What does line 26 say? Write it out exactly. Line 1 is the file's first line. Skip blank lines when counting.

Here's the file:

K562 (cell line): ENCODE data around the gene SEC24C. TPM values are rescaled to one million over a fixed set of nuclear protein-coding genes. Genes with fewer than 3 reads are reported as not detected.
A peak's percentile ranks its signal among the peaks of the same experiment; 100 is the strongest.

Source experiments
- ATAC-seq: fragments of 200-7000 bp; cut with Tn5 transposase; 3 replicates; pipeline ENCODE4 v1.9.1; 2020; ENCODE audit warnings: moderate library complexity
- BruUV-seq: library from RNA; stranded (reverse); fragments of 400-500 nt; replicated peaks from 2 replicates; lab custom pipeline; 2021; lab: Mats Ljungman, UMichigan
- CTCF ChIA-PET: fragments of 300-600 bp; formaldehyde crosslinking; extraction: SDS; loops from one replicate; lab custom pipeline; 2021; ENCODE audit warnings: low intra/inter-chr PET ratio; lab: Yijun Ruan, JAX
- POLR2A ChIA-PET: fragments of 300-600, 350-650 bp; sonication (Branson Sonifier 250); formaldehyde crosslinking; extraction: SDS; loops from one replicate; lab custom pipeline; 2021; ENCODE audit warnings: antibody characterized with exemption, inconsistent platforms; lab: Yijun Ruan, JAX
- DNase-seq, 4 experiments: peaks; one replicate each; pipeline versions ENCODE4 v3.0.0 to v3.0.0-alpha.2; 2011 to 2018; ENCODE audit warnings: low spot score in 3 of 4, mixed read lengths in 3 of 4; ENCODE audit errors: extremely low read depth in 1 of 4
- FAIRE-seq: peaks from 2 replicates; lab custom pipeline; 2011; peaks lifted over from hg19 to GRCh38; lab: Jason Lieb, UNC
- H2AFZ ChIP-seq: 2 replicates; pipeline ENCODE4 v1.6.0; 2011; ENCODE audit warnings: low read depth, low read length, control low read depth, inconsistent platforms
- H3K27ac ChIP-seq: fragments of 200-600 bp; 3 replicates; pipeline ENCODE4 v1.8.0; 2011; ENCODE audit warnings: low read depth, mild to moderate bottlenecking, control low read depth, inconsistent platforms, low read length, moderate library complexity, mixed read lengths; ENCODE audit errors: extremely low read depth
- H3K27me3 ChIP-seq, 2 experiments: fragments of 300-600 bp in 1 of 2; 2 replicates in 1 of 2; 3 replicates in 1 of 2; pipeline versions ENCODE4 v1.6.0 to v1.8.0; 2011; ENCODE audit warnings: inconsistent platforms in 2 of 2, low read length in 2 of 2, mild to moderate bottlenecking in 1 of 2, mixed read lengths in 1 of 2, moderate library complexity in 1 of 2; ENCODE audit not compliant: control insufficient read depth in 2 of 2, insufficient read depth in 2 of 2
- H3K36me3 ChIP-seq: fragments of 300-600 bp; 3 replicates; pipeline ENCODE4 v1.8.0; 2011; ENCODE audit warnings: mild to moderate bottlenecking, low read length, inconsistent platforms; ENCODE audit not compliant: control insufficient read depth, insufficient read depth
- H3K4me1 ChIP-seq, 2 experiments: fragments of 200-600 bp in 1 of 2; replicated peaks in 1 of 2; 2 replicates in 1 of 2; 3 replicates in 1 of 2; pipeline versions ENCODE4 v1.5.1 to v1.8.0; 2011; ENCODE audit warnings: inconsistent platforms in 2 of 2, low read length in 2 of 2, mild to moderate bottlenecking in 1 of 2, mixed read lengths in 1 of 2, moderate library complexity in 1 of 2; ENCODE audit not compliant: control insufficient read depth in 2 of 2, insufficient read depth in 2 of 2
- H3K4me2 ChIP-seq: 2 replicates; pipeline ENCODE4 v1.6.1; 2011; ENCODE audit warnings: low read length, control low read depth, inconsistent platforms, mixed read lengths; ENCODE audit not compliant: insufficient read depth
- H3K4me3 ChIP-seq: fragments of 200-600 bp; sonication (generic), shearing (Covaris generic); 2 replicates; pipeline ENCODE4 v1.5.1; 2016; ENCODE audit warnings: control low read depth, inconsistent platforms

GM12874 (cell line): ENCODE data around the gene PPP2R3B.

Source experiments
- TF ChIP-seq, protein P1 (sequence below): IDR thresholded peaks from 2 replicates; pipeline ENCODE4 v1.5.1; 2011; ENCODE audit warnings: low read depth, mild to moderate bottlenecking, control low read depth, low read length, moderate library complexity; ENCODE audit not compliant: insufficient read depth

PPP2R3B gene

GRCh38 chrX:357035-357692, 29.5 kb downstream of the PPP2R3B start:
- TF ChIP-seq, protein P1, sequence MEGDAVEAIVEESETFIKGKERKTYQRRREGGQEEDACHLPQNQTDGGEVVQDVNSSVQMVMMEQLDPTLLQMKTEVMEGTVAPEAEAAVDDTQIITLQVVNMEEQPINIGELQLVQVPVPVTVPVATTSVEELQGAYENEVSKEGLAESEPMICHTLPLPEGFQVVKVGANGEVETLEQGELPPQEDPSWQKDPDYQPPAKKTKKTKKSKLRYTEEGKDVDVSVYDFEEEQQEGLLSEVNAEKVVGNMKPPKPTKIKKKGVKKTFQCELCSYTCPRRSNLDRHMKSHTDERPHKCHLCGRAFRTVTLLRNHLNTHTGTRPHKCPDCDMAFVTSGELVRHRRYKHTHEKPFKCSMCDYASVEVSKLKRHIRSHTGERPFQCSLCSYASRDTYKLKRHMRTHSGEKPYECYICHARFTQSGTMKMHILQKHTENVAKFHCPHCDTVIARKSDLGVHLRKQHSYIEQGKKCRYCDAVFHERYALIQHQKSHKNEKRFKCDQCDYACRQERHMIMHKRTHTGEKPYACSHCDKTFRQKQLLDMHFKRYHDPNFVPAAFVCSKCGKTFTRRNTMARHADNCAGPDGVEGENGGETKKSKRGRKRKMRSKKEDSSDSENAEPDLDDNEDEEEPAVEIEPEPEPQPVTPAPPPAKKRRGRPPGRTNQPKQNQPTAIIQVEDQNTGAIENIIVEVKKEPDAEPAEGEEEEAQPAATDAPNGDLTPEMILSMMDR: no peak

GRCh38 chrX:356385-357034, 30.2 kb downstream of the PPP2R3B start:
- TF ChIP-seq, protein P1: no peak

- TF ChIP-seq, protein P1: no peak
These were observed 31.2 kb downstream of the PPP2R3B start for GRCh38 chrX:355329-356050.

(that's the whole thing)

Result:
These were observed 31.2 kb downstream of the PPP2R3B start for GRCh38 chrX:355329-356050.